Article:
Oregon State University Scholars Explore How to Get More Women Students in Advanced Economic Courses

Economics has come under increased scrutiny in recent years as it remains a very male-dominated field, with women receiving only about a third of doctoral and bachelor’s degrees in economics each year, and women accounting for only about 15 percent of full professors in economics.

Current best practices for encouraging more women students to pursue degrees in economics may actually have the opposite effect and worsen gender disparities in the field, a recent study from Oregon State University found.

The study examined whether mass emails telling introductory economic students about promising career and earning opportunities helped increase women’s participation in higher-level economics courses. But instead, these emails appealed more to male students, increasing male enrollment and widening the existing gender gap. There was no change in the probability of women students majoring in economics.

Elizabeth Schroeder, co-author of the paper and an associate professor of economics at Oregon State University, notes that “people might be underrepresented in economics for different reasons, and we need to have a deeper understanding of what those reasons are for different groups and to tailor our interventions accordingly.”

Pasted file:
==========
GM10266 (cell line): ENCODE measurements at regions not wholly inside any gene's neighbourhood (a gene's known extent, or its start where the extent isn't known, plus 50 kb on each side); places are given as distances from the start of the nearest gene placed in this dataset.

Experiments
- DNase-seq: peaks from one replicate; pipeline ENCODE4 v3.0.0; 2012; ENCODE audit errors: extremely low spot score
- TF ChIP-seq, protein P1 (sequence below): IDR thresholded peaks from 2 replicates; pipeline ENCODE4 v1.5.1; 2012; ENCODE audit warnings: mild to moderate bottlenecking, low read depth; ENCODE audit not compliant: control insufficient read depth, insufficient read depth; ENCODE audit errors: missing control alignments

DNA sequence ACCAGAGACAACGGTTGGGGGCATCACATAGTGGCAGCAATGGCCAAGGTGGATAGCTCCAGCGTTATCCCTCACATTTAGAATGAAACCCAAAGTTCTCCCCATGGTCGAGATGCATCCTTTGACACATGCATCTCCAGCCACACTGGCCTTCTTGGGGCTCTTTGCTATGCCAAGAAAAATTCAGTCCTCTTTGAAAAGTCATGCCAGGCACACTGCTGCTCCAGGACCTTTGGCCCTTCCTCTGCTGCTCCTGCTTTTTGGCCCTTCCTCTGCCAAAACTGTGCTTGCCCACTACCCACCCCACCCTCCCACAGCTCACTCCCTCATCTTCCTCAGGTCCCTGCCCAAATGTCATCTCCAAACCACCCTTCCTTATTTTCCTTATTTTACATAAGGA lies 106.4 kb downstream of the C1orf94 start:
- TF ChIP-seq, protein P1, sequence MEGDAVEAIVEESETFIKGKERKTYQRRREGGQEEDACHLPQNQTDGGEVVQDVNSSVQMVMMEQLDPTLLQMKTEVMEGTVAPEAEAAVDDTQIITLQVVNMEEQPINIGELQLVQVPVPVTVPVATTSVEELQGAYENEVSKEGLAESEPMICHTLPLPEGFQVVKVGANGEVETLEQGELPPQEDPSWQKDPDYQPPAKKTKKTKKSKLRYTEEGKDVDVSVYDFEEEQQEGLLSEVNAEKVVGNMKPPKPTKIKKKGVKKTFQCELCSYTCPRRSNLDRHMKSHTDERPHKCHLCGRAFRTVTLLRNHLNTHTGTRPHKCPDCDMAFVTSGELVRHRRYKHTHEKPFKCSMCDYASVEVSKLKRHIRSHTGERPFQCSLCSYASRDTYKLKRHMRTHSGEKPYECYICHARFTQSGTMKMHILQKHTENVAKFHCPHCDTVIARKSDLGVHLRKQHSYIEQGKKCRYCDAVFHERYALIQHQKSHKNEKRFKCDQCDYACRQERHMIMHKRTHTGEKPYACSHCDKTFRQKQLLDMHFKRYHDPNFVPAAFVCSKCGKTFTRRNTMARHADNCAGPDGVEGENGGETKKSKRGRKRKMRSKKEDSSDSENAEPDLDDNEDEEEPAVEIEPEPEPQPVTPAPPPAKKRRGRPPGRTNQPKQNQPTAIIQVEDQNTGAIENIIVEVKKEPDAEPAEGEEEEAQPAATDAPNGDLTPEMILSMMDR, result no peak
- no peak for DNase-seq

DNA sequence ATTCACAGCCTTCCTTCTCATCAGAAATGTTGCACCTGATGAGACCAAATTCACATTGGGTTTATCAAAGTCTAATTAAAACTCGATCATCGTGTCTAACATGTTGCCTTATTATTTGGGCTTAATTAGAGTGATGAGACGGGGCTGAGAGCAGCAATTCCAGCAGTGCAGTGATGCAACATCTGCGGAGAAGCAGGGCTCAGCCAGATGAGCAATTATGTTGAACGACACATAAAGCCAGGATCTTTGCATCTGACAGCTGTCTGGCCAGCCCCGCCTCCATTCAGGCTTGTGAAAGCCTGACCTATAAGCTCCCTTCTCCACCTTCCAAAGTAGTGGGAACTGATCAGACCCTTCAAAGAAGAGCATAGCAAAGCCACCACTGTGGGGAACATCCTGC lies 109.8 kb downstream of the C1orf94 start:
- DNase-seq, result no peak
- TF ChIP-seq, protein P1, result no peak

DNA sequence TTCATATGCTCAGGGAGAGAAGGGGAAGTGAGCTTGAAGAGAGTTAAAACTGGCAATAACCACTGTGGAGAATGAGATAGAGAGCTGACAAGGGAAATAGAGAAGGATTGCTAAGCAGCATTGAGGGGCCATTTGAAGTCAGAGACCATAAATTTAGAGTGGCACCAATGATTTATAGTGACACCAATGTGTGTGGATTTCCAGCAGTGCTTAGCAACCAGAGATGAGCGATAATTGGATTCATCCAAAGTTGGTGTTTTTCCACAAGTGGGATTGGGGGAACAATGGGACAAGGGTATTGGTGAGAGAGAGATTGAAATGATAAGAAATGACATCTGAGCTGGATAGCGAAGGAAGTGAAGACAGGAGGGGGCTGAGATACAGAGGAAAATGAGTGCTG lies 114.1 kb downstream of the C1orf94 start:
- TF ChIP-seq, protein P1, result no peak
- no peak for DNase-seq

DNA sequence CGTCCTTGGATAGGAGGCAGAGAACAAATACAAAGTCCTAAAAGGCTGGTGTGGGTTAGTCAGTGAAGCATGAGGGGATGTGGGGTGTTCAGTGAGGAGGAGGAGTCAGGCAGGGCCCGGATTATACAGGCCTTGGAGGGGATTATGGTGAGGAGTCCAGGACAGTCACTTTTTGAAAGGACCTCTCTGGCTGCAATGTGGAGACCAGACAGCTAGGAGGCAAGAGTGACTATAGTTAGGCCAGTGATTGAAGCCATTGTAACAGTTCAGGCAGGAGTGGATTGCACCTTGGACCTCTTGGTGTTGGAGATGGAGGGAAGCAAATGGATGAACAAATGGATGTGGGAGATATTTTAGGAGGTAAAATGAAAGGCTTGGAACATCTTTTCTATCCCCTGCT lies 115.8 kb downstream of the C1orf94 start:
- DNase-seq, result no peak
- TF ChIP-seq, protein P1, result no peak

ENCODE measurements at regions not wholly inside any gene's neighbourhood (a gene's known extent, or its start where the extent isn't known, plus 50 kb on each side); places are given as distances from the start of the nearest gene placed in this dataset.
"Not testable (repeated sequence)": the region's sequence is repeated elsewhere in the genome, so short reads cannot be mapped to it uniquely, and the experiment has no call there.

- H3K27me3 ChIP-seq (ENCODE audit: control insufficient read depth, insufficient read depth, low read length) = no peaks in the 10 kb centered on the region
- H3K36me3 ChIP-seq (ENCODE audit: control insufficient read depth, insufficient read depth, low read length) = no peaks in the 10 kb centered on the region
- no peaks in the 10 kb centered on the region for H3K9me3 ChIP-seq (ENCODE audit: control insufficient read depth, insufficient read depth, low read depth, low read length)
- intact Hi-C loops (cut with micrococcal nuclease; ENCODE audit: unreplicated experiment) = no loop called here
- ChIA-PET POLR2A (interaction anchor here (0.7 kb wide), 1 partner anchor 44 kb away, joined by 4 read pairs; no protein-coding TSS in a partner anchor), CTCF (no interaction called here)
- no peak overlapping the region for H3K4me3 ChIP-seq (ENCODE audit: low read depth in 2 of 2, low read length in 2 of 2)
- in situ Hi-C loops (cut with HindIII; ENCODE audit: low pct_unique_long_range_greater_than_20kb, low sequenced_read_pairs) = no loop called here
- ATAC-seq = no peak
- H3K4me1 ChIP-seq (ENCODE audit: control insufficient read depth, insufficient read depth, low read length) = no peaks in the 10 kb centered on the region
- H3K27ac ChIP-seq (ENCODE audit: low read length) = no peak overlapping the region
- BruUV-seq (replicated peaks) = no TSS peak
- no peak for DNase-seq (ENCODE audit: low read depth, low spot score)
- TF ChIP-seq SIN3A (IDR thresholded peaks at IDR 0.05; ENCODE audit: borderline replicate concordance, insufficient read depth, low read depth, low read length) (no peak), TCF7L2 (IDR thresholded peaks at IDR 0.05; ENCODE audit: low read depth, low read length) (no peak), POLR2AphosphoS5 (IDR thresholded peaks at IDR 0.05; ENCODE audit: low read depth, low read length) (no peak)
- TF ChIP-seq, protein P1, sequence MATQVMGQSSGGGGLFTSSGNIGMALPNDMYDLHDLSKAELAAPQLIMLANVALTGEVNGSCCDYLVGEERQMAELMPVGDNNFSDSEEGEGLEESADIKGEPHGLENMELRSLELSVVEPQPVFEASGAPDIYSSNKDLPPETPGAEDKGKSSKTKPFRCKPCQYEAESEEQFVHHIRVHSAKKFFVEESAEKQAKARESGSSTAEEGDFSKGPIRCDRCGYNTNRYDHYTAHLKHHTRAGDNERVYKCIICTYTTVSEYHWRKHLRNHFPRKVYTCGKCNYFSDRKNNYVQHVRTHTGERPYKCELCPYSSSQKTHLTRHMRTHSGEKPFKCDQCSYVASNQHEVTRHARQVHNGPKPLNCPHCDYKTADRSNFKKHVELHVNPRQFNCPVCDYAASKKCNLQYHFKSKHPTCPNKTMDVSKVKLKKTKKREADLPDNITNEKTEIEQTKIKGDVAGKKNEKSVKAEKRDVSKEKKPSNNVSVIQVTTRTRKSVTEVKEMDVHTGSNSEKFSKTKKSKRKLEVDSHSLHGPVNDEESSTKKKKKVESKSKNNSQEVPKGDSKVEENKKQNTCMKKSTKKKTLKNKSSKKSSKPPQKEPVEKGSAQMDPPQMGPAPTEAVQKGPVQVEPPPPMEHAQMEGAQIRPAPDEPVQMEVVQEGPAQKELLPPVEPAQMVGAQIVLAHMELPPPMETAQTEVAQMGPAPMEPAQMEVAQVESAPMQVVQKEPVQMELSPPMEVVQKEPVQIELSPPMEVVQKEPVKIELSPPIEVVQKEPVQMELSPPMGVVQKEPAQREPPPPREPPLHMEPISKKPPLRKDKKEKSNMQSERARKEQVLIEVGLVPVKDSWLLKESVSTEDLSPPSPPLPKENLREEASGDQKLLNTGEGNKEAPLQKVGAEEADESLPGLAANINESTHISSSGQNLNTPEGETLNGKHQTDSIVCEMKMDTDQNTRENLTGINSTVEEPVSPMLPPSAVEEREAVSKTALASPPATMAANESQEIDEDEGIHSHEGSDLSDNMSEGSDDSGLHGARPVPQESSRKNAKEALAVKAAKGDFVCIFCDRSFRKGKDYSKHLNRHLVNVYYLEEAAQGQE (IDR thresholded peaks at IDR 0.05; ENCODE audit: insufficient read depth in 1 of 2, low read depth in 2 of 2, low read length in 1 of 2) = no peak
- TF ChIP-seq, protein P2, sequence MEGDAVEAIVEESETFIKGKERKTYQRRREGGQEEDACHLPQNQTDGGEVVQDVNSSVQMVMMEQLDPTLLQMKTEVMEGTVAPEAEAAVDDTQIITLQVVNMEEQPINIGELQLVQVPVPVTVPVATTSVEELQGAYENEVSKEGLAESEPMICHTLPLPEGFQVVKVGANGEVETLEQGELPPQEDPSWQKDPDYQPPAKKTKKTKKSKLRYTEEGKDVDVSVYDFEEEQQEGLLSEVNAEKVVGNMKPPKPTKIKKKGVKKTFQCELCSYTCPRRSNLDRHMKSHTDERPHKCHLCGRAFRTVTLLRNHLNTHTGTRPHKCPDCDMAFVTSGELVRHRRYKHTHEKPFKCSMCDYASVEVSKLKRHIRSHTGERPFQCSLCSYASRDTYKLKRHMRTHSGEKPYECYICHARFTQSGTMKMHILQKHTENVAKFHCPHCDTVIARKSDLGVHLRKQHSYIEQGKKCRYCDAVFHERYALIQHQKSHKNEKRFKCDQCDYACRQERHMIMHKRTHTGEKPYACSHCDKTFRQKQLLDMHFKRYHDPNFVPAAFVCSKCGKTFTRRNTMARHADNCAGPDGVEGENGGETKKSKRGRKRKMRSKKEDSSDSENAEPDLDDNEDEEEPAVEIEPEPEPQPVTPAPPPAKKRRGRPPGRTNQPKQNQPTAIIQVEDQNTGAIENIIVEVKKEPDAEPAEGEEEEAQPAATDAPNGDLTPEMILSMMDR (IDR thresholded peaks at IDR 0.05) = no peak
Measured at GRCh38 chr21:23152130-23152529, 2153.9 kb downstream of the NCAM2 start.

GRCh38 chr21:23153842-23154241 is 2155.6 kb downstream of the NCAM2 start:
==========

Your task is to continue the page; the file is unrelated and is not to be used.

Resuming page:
Though informational email nudges to students are considered a best practice by the American Economic Association, authors say colleges need to be careful they don’t worsen the problems they are trying to solve. They recommend more time-intensive interventions, such as mentoring, guest lectures by successful alumni, and updating course curriculum to better reflect the existence and economic concerns of women.

Dr. Schroeder stated that “if more women and underrepresented people understand the breadth of economics, they might be more interested in studying it. A lot of people think it’s only about money and finance and profits, but really it’s a study of how people make decisions. There are a lot of social and policy topics that you can study.”

Dr. Schroeder joined the faculty at Oregon State University in 2010. She is a graduate of Yale University where she double majored in economic and political science. Dr. Schroeder earned a master’s degree at the London School of Economics and Political Science and a Ph.D. in economics at Georgetown University in Washington, D.C.

The full study, “Promoting Female Interest in Economics: Limits to Nudges,” was co-authored by Todd Pugatch, an associate professor of economics at Oregon State. It was published in American Economic Association Papers and Proceedings. The study may be accessed here.

Filed Under: Gender GapResearch/Study


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